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Mountainsmith Trekker FX MonoPod

rated 4.5 of 5 stars
photo: Mountainsmith Trekker FX MonoPod hiking staff

I generally use two poles for winter hiking and snowshoeing; but for summer treks, I find one pole is sufficient, and easier to keep out of the way during scrambles. Last summer, I decided to put away the single ski pole I had used for summer, and try an actual trekking pole.

I did not want to spend a lot of money, as this was going to be new—using an adjustable pole, with spring mechanism. My husband and I bought the same model...well, I am now sold, and really like the Mountainsmith Trekker monopod.


  • Price
  • Adjustable feature has held up well
  • Soft grip and top knob
  • Monopod for camera


  • Rubber tips wear out quickly
  • Does not hold heavier cameras that well

The straps and grip are comfortable,and have a range of adjustments. I did put bicycle handlebar tape on my grip,as I prefer a thicker grip than is standard on any pole.

The adjustable length feature is appreciated, and handy, as I hike varying terrain, and sometimes I want to not use the pole, and it can easily be clipped to my pack in its shortest configuration. My husband is quite tall, and uses the pole to compensate for a bad knee. Neither of us has experienced any slippage in the locking mechanism. The shocks seem to work well, even though this is not an expensive pole.

I do not use the rubber caps; my husband did, but said they wore out quite quickly. Replacements are available, but we have not purchased any. The carbide tips have held up very well, even since we use the poles on rock and gravel, as well as forest and rooty soil. The baskets have remained firmly affixed.

The monopod feature has been very useful; It saves us from having to carry a tripod with us. I have noticed that with my larger point-and-shoot camera (10 oz.), when the pole is at normal height for me, it can be a bit wobbly, so placement is critical. It is fine with my smaller point and shoot (6 oz).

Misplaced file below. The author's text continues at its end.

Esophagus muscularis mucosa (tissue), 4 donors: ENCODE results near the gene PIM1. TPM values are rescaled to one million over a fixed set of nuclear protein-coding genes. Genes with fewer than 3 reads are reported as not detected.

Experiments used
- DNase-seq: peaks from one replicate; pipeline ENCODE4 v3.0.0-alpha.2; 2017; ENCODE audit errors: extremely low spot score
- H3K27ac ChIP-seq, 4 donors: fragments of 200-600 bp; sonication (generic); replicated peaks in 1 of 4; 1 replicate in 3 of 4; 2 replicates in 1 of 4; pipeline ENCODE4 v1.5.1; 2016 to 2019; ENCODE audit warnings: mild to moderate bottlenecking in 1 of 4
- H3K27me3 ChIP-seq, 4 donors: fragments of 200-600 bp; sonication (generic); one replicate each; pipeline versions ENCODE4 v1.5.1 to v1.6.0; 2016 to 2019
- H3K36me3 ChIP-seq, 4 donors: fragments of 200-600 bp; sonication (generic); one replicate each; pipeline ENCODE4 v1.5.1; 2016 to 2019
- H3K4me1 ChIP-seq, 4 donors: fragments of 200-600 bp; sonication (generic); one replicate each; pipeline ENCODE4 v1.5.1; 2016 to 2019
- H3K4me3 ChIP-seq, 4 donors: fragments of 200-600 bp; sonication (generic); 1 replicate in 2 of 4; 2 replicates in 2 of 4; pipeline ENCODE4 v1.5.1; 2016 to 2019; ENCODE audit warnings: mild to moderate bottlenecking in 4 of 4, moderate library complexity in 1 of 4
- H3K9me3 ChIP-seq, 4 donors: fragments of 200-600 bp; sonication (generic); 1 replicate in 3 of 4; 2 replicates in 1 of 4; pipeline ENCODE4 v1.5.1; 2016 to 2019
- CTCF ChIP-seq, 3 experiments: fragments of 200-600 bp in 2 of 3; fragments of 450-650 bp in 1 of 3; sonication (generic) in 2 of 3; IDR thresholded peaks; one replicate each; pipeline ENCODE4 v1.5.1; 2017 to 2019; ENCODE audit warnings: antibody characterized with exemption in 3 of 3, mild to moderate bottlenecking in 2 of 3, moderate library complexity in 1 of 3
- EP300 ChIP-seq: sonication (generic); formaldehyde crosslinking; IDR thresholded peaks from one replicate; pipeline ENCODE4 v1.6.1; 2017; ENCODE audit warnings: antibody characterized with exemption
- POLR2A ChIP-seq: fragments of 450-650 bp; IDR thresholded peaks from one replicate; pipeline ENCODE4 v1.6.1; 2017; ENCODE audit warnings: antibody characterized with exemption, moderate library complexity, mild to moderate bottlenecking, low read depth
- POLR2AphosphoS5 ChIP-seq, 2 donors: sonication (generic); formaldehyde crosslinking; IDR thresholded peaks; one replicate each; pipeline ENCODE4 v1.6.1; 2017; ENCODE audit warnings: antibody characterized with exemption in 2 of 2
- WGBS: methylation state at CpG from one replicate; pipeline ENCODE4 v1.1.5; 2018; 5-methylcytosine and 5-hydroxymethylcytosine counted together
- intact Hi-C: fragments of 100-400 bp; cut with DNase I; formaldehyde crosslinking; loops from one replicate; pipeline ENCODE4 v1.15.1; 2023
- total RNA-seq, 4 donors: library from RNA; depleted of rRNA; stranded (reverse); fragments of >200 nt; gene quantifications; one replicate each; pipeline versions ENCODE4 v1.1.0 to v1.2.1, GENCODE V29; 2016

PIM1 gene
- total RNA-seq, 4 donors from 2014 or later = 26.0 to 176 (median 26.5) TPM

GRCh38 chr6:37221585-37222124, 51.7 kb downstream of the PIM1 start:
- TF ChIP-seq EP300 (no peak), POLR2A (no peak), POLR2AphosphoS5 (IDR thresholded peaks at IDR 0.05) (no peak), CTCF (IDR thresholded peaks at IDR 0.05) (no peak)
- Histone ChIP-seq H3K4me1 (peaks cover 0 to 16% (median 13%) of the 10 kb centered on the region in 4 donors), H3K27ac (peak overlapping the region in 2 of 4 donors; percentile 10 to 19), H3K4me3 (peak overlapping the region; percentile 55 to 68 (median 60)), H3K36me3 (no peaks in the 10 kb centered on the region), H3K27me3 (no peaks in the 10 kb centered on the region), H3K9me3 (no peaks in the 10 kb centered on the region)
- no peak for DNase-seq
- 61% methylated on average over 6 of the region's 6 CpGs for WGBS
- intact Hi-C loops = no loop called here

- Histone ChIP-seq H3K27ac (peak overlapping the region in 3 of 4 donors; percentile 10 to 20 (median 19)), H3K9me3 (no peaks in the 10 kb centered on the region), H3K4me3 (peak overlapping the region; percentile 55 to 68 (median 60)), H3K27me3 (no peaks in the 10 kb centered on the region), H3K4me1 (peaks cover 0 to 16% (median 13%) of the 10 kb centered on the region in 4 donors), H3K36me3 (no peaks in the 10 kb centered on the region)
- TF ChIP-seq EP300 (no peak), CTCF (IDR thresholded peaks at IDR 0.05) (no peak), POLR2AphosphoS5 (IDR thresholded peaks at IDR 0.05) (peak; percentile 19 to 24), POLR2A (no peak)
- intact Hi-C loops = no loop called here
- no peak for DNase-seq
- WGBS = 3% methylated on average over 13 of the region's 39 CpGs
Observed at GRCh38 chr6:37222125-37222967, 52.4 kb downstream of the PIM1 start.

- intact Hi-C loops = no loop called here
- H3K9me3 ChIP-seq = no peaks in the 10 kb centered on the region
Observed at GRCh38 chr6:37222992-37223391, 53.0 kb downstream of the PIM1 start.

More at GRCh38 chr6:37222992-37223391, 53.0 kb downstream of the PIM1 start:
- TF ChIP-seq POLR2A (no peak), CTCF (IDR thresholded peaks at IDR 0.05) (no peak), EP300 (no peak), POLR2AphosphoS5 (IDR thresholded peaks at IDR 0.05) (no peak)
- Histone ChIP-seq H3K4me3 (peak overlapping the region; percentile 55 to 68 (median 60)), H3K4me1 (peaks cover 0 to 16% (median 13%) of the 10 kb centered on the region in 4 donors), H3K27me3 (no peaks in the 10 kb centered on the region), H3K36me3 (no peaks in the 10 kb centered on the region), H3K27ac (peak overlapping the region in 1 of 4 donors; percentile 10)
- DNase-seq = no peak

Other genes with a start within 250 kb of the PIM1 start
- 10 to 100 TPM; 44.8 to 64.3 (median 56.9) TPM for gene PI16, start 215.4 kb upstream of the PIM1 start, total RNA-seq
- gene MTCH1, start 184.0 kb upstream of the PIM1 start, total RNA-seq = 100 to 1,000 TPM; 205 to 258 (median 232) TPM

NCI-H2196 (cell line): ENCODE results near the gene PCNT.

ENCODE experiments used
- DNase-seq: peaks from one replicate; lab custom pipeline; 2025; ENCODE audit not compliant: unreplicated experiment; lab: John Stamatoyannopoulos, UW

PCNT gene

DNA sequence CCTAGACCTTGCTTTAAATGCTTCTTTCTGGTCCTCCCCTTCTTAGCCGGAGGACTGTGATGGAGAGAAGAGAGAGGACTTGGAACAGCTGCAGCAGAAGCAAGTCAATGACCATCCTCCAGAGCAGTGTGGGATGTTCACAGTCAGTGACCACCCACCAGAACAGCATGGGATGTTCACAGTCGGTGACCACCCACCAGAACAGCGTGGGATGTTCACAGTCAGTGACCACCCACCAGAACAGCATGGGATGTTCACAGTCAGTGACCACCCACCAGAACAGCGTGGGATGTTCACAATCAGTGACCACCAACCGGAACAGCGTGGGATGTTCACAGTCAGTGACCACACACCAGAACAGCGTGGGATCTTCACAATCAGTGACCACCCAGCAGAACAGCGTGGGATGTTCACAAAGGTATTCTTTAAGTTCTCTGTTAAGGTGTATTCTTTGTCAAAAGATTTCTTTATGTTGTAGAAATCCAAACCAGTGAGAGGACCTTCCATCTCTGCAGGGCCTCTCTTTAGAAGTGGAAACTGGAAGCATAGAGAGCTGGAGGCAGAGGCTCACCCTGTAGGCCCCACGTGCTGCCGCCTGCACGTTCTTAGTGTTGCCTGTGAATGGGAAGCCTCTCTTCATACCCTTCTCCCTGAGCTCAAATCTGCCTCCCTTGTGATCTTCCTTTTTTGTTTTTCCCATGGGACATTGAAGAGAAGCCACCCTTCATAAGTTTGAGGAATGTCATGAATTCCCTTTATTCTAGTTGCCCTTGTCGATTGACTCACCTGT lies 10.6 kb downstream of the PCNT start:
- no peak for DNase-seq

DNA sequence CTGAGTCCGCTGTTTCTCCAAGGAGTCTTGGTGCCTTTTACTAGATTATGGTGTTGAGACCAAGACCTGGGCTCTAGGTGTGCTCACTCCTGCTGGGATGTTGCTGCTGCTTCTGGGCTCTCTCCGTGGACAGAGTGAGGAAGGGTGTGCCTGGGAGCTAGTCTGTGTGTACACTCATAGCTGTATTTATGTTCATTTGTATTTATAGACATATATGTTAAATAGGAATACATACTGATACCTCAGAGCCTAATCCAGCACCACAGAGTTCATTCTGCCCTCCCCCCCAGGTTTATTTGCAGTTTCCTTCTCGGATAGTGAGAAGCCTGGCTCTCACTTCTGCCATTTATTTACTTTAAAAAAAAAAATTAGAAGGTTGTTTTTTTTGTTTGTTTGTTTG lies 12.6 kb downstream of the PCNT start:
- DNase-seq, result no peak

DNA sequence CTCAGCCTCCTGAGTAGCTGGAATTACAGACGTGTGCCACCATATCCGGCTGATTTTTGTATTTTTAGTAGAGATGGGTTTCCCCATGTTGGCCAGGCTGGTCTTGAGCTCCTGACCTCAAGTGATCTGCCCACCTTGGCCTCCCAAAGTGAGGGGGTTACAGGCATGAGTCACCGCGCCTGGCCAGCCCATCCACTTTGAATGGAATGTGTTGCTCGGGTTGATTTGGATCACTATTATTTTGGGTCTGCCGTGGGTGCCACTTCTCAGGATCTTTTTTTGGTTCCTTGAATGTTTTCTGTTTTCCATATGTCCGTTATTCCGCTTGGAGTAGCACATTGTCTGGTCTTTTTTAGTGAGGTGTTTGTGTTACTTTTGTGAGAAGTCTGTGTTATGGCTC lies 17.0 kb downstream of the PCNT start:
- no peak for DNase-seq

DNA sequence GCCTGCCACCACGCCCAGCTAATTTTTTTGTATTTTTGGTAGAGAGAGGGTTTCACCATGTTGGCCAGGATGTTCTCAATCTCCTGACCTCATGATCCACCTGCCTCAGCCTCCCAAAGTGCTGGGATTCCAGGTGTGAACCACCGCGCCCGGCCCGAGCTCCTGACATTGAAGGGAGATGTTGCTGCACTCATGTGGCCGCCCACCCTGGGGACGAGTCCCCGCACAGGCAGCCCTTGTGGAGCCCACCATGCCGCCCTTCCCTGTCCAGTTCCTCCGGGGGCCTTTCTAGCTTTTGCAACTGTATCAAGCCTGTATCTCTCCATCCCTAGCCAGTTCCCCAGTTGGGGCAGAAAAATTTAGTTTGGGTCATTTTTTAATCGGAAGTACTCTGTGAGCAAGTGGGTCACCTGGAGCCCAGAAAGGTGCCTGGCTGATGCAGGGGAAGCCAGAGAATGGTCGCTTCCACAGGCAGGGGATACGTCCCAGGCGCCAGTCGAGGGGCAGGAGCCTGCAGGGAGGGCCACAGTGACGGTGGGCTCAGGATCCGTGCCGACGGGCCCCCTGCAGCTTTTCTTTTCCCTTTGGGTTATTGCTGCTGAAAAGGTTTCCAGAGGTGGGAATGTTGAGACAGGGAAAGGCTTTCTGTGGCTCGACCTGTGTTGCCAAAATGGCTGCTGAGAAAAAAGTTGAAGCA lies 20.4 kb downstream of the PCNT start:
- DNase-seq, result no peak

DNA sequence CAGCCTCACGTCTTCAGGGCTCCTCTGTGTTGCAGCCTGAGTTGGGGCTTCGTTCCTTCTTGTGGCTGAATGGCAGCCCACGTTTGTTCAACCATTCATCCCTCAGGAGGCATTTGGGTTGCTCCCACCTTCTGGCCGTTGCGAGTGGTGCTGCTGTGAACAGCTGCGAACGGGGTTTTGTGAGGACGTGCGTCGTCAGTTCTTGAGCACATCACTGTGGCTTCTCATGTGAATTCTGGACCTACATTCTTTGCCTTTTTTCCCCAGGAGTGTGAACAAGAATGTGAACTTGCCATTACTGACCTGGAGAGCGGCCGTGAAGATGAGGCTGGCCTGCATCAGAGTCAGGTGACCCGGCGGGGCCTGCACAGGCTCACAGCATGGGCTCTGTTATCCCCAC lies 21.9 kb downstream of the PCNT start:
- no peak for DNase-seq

This pole has held up well, with frequent (3-5 times per week) use over three seasons of hiking. It has definitely been a nice addition to our hiking arsenal.


Source: bought it new
Price Paid: $23

As others have found, the tip doesn't hold up well. Though I must admit it has been one of the best poles I've used in keeping the height adjustment accurately—have had no slippage in three years of use.


  • Holds it height adjustment
  • Supports my weight


  • Tip doesn't hold up as well as the pole

I'm planning a long trip on some rough trails, so am planing on getting another one to be on the safe side. Also always carry an extra tip just to make sure.

After three years of use this has not once slipped from the set height and the grip is just as comfortable as when I first got it. Only slippage I've found is on concrete or tile due to tip's nail poking through. Have arthritis and the cane has yet to fail me while supporting me on the trail. 

Haven't traveled in snow or sand conditions yet to know if basket would support weight. Have had to change heights occasionally due to arthritis, which is easy to do and resetting is easy as well.

It's well made and for the price is the best buy on a well made walking stick. After three years of everyday use it still does what it was purchased for, so definitely a good purchase.

Source: bought it new
Price Paid: $29.94

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Price MSRP: $29.00
Current Retail: $29.95
Historic Range: $11.73-$29.95
Reviewers Paid: $23.00-$29.94
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